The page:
In two of the four areas – training and collaboration – Washington’s Emergency Management Division (EMD) and FEMA complied with applicable policies, procedures, and regulations. In the third functional area – project execution, monitoring and oversight – we did not identify any significant deficiencies. We found, however, EMD lacked position-specific guidance for all personnel with programmatic responsibilities. In the last functional area – project and grant closeout – neither EMD nor its subrecipients submitted timely project closeout requests. In addition, FEMA did not enforce compliance with its own guidance for processing closeouts. We recommended FEMA ensure EMD complies with its State Administrative Plan by issuing and regularly updating desk manuals. In addition, we recommended FEMA coordinate with EMD to initiate closeout on behalf of subrecipients for all open, large projects whose period of performance end dates exceed the 90-day regulatory requirement, and submit closeout requests to FEMA for projects exceeding the 180-day requirement. We made five recommendations to strengthen EMD’s internal controls to improve its oversight of FEMA’s Public Assistance grant program. FEMA concurred with all five of our recommendations.
- Executive SummaryReport NumberOIG-19-64Issue DateDocument FileDHS AgencyOversight AreaFiscal Year2019
- Executive Summary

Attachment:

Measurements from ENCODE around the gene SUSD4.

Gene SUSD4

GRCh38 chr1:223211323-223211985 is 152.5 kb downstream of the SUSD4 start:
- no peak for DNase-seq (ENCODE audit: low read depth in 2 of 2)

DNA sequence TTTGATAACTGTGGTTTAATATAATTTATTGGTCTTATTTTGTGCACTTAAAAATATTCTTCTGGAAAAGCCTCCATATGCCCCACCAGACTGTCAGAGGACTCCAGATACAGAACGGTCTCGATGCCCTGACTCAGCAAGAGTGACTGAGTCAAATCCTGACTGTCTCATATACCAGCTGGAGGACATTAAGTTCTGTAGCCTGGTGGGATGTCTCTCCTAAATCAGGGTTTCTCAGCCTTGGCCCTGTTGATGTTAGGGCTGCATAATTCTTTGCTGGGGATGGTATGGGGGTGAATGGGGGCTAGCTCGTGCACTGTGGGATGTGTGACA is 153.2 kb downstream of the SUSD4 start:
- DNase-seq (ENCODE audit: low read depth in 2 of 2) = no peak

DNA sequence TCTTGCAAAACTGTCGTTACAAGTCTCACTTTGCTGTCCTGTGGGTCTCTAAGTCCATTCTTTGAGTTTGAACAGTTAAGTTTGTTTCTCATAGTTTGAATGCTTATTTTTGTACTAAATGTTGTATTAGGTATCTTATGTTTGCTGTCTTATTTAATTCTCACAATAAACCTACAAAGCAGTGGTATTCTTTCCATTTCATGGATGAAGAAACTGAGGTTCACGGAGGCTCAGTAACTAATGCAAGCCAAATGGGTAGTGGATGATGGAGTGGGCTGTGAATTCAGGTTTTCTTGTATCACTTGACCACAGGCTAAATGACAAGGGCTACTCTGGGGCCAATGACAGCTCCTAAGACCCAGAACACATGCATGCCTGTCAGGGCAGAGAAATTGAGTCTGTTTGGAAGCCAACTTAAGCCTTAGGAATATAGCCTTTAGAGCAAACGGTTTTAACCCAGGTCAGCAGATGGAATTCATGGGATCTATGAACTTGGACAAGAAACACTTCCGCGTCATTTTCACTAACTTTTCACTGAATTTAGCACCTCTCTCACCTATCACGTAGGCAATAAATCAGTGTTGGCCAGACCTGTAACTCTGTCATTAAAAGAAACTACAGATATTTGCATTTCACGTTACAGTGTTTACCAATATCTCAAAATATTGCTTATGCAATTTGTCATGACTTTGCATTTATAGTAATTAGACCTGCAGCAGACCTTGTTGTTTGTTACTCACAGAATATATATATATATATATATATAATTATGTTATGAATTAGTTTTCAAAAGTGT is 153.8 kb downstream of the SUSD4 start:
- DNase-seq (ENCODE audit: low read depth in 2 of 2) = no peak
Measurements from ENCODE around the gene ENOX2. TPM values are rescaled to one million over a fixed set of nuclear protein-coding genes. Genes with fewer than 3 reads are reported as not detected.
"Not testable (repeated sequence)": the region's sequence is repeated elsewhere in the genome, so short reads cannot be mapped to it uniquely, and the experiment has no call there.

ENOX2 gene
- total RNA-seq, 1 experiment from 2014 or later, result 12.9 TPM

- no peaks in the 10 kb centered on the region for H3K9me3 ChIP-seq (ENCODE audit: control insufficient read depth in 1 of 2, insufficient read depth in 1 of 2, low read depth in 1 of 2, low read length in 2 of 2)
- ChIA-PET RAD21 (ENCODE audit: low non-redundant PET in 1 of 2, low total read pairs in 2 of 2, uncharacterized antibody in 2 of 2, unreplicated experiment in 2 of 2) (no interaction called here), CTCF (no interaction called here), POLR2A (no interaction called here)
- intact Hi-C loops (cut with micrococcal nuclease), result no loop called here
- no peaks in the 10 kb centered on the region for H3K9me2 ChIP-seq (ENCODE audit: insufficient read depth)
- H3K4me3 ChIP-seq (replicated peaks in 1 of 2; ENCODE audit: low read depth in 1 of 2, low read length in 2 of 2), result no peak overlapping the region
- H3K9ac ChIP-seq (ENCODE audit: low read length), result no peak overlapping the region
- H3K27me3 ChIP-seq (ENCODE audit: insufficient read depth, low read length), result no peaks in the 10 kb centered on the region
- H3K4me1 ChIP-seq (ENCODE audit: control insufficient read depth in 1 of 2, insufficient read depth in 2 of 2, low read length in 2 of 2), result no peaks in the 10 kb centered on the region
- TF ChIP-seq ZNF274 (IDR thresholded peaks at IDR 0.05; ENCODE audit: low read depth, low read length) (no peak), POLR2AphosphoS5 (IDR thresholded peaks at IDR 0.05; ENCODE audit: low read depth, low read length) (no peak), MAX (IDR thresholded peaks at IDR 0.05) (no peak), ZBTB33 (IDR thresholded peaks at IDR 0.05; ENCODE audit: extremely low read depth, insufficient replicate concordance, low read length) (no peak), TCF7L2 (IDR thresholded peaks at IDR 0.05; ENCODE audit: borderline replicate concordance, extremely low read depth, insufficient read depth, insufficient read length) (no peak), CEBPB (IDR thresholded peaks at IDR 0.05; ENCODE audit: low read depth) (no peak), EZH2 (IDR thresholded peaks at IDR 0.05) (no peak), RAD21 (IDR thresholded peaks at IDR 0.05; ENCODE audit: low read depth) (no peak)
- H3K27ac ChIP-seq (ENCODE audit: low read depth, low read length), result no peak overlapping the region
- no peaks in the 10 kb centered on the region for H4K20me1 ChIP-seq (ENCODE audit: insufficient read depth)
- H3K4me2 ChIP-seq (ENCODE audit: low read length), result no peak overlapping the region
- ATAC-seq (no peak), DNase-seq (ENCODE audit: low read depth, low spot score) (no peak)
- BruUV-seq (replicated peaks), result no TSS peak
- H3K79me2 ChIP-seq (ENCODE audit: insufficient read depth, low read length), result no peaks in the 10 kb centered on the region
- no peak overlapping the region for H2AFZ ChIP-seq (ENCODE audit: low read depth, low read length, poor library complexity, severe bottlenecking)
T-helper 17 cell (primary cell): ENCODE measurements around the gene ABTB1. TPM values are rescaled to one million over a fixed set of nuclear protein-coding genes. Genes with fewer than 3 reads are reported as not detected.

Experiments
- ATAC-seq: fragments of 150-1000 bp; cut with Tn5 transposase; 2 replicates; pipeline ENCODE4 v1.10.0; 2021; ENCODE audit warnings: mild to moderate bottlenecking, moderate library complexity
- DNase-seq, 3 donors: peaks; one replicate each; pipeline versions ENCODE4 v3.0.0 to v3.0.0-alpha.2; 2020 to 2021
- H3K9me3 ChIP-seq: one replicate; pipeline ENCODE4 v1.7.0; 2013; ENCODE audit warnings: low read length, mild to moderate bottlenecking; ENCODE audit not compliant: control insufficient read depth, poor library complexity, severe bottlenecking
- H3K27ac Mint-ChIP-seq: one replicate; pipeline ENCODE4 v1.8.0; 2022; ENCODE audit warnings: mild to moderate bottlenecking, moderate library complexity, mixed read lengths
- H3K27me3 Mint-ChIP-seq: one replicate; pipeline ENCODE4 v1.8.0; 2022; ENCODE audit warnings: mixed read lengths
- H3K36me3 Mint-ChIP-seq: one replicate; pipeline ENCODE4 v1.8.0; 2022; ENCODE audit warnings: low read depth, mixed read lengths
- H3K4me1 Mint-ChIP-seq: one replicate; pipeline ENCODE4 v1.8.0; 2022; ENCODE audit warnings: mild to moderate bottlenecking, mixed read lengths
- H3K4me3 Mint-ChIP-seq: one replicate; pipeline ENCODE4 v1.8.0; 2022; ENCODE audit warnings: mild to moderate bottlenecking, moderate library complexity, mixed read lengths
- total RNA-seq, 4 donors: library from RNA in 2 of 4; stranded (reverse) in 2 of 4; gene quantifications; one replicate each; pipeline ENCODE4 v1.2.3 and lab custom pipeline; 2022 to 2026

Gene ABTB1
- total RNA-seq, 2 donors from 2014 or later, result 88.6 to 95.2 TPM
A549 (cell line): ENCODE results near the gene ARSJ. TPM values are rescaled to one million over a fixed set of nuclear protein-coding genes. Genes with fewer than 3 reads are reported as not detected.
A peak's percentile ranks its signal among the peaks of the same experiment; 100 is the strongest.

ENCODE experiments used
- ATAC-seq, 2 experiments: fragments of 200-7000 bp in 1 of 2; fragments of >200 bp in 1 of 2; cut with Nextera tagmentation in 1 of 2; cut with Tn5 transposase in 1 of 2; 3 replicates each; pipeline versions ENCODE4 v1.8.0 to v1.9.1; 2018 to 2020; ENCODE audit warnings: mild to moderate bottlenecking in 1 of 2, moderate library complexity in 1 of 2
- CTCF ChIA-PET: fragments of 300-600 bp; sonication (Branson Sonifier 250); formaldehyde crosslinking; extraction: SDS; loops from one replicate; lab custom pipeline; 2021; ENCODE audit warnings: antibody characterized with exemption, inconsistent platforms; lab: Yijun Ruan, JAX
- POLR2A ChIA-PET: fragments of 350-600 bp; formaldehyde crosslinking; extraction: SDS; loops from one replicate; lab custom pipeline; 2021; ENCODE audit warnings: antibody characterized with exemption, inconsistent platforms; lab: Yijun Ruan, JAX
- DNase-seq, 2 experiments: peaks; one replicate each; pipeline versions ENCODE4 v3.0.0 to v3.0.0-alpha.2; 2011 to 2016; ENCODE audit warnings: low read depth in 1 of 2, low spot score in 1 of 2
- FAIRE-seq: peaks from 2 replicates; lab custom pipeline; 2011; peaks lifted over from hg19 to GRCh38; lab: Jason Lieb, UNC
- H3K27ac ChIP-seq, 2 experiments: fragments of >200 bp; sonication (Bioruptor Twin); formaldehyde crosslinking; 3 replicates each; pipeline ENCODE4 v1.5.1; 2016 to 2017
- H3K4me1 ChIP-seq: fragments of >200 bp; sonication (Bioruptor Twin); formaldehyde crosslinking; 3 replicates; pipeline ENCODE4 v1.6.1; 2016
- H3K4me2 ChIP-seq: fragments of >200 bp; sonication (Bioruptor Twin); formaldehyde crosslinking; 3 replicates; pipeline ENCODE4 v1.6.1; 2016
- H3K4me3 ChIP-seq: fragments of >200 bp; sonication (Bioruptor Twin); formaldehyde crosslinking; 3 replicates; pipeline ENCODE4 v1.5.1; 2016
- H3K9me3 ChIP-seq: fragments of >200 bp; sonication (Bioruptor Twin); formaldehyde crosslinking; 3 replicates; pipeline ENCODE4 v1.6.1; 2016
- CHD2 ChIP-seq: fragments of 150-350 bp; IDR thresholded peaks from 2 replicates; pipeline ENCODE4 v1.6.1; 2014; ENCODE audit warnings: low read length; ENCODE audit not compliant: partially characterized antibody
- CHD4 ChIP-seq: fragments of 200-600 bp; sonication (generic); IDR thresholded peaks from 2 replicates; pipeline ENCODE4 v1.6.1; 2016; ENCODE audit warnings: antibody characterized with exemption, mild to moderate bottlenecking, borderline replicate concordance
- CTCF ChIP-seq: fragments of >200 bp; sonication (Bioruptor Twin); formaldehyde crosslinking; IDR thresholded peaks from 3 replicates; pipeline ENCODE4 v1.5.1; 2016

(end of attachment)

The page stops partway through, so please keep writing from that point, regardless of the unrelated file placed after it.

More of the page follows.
We prepared this special report to address challenges FEMA, Texas, Florida, U.S. territories in the Caribbean, and California may face managing insurance under the Public Assistance program in the wake of Hurricanes Harvey, Irma, and Maria, and the October 2017 California wildfires. This report describes lessons learned from findings and recommendations contained in our DHS OIG grant audit reports issued from fiscal years 2013–2017. During fiscal years 2013–2017, we issued 37 Disaster Assistance grant audit reports that disclosed challenges with FEMA’s Public Assistance insurance process. The major recurring challenges we identified included (1) Duplicate benefits in which subrecipients claimed FEMA reimbursement for costs that were covered by insurance; (2) Insufficient insurance in which subrecipients did not obtain and maintain sufficient insurance coverage required as a condition for receiving Federal disaster assistance; and (3) Misapplied or misallocated insurance proceeds in which subrecipients received insurance proceeds, and misapplied or did not allocate those proceeds to FEMA projects.Report NumberOIG-18-12Issue DateDocument FileDHS AgencyOversight AreaKeywordsFiscal Year2018